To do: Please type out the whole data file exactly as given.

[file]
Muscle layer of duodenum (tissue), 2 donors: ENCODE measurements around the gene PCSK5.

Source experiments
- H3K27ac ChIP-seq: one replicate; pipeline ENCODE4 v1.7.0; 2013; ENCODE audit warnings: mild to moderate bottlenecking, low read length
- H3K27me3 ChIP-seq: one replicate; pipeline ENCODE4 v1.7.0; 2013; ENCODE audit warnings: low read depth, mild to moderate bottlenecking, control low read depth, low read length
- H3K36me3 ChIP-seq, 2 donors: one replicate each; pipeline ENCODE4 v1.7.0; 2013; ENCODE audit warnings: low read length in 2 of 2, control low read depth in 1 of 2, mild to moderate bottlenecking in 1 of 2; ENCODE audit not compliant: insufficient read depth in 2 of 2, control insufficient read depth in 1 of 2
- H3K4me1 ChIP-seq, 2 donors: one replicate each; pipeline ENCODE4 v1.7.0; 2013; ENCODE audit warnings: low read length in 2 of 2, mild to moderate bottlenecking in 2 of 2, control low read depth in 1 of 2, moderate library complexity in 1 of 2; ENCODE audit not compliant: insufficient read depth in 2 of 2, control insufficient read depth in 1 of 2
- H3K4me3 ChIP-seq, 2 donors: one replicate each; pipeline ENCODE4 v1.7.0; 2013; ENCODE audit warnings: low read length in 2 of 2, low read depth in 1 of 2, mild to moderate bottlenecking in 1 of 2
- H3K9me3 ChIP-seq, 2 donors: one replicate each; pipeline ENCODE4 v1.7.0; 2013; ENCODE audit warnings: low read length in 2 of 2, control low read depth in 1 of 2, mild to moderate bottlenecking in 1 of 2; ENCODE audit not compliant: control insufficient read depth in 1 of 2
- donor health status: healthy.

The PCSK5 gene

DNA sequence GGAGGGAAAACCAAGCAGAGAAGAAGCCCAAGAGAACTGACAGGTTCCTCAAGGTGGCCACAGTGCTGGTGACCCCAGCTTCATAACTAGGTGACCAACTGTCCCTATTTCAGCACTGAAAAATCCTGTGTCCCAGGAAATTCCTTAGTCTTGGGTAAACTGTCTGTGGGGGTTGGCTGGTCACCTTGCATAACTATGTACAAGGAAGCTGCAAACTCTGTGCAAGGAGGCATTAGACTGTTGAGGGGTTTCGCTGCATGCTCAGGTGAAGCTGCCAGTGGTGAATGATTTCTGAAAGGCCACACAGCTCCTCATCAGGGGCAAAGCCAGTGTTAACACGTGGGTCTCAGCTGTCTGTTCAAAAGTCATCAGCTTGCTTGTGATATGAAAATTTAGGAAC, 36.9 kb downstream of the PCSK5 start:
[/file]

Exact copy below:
Muscle layer of duodenum (tissue), 2 donors: ENCODE measurements around the gene PCSK5.

Source experiments
- H3K27ac ChIP-seq: one replicate; pipeline ENCODE4 v1.7.0; 2013; ENCODE audit warnings: mild to moderate bottlenecking, low read length
- H3K27me3 ChIP-seq: one replicate; pipeline ENCODE4 v1.7.0; 2013; ENCODE audit warnings: low read depth, mild to moderate bottlenecking, control low read depth, low read length
- H3K36me3 ChIP-seq, 2 donors: one replicate each; pipeline ENCODE4 v1.7.0; 2013; ENCODE audit warnings: low read length in 2 of 2, control low read depth in 1 of 2, mild to moderate bottlenecking in 1 of 2; ENCODE audit not compliant: insufficient read depth in 2 of 2, control insufficient read depth in 1 of 2
- H3K4me1 ChIP-seq, 2 donors: one replicate each; pipeline ENCODE4 v1.7.0; 2013; ENCODE audit warnings: low read length in 2 of 2, mild to moderate bottlenecking in 2 of 2, control low read depth in 1 of 2, moderate library complexity in 1 of 2; ENCODE audit not compliant: insufficient read depth in 2 of 2, control insufficient read depth in 1 of 2
- H3K4me3 ChIP-seq, 2 donors: one replicate each; pipeline ENCODE4 v1.7.0; 2013; ENCODE audit warnings: low read length in 2 of 2, low read depth in 1 of 2, mild to moderate bottlenecking in 1 of 2
- H3K9me3 ChIP-seq, 2 donors: one replicate each; pipeline ENCODE4 v1.7.0; 2013; ENCODE audit warnings: low read length in 2 of 2, control low read depth in 1 of 2, mild to moderate bottlenecking in 1 of 2; ENCODE audit not compliant: control insufficient read depth in 1 of 2
- donor health status: healthy.

The PCSK5 gene

DNA sequence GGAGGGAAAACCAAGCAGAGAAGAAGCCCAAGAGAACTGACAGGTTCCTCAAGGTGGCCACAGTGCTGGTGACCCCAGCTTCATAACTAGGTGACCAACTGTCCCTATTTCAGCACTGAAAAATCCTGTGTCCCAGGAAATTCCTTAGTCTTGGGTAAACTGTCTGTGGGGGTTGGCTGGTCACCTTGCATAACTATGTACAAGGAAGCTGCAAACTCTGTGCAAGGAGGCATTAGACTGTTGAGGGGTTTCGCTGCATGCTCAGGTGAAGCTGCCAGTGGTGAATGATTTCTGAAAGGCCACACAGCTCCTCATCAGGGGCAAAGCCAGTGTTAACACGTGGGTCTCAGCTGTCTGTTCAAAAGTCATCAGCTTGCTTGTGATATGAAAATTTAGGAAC, 36.9 kb downstream of the PCSK5 start: